Women groups eager to reap from green house projects

Women associations that weave the country’s unique and traditional peace baskets, Agaseke, have ventured into agriculture.
Ambitious: One of the members of Agaseke Association harveting tomatoes. The New Times / Ben Gasore.
Ambitious: One of the members of Agaseke Association harveting tomatoes. The New Times / Ben Gasore.

Women associations that weave the country’s unique and traditional peace baskets, Agaseke, have ventured into agriculture.

With support from Food and Agriculture Organization (FAO) alongside Kigali city, the women have set up six greenhouses worth around Rwf11 million with a weekly harvest of approximately 300 kilograms of tomatoes.

Since the project began six months ago, over 5.5 tonnes of tomatoes worth approximately Rwf1.7 million have been harvested with high prospects of yielding even more in the future.

 The espousal of the project is a clear indication that women are not only satisfied with portraying the country’s beauty through weaving agaseke but are also determined to improve their financial status.

Most of them hope to benefit saying the agricultural project is outstanding because they can harvest tomatoes periodically to improve their financial status.

Umuhoza Faridah, 36, of the Agaseke association says that the progress so far is impressive with hopes to yield more output.

 “There is a possibility that we shall achieve a lot from this, most especially with the financial assistance and technical support at our disposal,” she said.

 Umuhoza has been able to open a bank account thereby adopting a savings culture. She is optimistic that her family including two children is set to have a bright future.

 Apart from financial empowerment, Umuhoza believes that it has even helped to set up a forum where they can discuss and share ideas regarding the local culture and women related issues.

“Through these associations, we learn more about good moral practices and various government programmes,” she notes.

 Umuhoza reveals that apart from sharing ideas on economic empowerment, dialogue in the women groups also helps to foster unity and reconciliation.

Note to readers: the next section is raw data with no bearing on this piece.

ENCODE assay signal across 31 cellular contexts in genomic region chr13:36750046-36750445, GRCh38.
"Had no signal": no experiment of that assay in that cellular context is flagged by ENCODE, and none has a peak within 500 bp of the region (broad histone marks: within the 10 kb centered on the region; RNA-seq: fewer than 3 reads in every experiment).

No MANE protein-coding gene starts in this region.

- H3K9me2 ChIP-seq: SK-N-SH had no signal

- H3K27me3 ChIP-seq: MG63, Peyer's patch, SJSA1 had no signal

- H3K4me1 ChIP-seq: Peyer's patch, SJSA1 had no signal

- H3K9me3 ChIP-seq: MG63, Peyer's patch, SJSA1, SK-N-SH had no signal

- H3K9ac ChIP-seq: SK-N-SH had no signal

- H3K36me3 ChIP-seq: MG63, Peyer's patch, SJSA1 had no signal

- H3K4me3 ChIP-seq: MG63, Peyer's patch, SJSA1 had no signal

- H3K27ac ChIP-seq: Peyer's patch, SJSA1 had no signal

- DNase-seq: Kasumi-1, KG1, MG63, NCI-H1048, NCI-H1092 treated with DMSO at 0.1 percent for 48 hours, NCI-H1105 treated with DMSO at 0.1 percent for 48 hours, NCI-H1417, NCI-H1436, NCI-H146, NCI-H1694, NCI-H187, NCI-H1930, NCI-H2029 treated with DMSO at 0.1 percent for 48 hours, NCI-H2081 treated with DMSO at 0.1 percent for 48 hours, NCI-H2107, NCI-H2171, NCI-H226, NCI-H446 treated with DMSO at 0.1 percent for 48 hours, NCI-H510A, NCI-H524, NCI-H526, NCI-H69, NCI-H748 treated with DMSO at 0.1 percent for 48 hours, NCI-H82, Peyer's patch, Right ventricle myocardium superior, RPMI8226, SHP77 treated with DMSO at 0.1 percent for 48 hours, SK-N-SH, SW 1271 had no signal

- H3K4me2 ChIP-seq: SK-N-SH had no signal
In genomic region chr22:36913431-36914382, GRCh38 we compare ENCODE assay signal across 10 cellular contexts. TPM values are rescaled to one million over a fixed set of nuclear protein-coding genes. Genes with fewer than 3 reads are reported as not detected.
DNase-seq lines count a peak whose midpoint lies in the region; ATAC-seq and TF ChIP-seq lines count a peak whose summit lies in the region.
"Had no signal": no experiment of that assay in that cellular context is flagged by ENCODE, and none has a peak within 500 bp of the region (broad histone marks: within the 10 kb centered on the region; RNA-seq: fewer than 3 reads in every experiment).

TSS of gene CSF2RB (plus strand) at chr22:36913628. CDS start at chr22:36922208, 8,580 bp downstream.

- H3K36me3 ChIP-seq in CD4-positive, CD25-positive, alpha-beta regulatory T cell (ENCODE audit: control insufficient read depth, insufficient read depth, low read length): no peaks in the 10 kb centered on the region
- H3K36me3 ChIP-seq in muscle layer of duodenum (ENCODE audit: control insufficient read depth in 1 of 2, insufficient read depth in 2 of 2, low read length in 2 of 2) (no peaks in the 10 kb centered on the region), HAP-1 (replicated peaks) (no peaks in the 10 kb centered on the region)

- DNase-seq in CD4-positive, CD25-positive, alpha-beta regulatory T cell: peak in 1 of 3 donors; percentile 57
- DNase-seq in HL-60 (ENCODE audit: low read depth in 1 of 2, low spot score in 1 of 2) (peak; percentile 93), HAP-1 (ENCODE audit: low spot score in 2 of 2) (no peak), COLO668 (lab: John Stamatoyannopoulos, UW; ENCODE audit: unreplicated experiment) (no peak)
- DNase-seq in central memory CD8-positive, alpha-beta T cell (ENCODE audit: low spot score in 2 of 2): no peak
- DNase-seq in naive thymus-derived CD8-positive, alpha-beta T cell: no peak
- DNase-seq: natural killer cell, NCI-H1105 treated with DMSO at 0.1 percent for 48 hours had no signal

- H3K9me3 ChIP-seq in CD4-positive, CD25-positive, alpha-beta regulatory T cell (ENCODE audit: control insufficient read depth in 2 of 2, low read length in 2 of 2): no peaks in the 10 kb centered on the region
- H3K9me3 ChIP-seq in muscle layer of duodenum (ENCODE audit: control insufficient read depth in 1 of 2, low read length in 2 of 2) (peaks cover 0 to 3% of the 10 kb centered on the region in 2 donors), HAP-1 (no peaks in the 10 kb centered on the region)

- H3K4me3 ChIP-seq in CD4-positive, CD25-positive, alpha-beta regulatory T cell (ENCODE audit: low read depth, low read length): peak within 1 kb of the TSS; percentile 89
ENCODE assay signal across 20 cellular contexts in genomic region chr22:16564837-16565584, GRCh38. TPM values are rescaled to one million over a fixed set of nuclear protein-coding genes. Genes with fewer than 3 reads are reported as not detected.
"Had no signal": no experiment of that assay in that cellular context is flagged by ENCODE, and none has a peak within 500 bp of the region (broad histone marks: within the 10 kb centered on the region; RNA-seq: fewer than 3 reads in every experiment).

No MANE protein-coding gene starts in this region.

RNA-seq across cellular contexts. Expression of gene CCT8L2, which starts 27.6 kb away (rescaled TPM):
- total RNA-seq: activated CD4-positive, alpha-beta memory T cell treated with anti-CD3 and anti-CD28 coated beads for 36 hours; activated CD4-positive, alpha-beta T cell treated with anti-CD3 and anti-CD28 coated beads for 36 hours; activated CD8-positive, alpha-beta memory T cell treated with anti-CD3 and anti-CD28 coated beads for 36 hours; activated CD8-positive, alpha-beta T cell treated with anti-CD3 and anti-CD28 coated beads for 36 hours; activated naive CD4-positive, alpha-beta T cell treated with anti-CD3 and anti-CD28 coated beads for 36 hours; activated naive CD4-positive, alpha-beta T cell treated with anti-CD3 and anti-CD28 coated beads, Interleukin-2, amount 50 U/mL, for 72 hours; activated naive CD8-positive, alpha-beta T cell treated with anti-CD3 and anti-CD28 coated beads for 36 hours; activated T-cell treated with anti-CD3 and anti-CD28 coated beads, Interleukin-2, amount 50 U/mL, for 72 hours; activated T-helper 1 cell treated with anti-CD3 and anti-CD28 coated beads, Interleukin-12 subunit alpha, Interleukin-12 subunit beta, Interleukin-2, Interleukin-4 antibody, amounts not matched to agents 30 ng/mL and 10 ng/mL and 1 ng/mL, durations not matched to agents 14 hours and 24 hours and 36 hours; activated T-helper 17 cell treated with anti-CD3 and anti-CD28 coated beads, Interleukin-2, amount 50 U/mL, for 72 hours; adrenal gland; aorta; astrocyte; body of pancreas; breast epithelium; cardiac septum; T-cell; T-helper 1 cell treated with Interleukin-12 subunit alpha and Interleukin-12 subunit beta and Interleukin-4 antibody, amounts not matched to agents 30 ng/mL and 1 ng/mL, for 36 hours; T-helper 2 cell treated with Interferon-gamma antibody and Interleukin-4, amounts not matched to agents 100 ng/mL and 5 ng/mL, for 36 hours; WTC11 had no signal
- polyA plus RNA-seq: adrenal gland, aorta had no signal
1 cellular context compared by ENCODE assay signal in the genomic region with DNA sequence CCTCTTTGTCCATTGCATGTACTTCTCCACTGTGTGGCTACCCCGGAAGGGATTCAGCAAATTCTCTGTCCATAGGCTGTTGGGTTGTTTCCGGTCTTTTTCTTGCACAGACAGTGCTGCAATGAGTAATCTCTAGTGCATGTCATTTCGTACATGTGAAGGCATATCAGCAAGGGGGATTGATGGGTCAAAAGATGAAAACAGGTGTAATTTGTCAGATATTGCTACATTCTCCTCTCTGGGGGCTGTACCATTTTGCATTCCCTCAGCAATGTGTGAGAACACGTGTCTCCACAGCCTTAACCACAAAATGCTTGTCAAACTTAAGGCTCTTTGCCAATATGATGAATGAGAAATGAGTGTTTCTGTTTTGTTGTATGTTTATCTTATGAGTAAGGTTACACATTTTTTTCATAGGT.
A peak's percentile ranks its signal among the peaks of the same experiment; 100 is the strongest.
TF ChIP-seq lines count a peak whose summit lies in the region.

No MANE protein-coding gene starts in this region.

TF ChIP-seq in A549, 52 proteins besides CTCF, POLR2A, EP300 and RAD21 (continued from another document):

She is keen to further strengthen the association by engaging in many more income generating activities.

“We are trying our level best with the available facilities to see how best we can improve our harvest from the 300 kilogrammes a week,” she says.

 She explains that her association comprises 20 women cooperatives in Nyarugenge District with over 2,000 members.

 Umuhoza believes that each member’s individual contribution is necessary for the project to prosper.

 There is even extra reason for her to be more zealous and determined because last week, the greenhouses were officially handed over to the beneficiaries.

 During the handover ceremony, Jeanne D’arc Matuje, a representative of FAO, noted that this was an opportunity for women to spearhead the economic transformation of their families.

 “It is an opportune moment for women to stand together in the fight against poverty,” she said.

There are two green houses in each of the three districts of Kigali and FAO decided to coordinate with the city officials to put up these houses so that women may benefit by carrying out income generating activities.  They are related to production of fruits and vegetables such as mushrooms and tomatoes.

FAO has provided technical support; start up inputs such as seeds, fertilisers, agricultural tools and seedlings. It is expected that once the project is at an advanced stage, there will be much for the women to celebrate about.

 However, there are still some challenges mainly related to pests and diseases which attack the tomatoes.

Zaudia Dusabimana, a member of the Nyarugenge group says they sometimes face water shortages while torrential rains causes flooding.

 Dusabimana reveals that the last three months have not paid off because the tomatoes were severely affected by prolonged rains during the month of April.

 “There is a need to improve the technical capacity of some of our members so as to embrace agriculture which involves the use of modern technology,” she notes.

She expresses worry that some of the reasons that compelled her to join the association may take long to be achieved.

“We were many when the project began but most members have gradually fallen out and this raises doubt about the progress and its benefits,” she observes.

Even if there are mixed reactions surrounding the extent to which this can contribute to financial development, one thing remains clear. That Rwandan women are determined to portray the beautiful culture of their country through the agaseke as they work hard to enhance their wellbeing by taking on other income generating activities.


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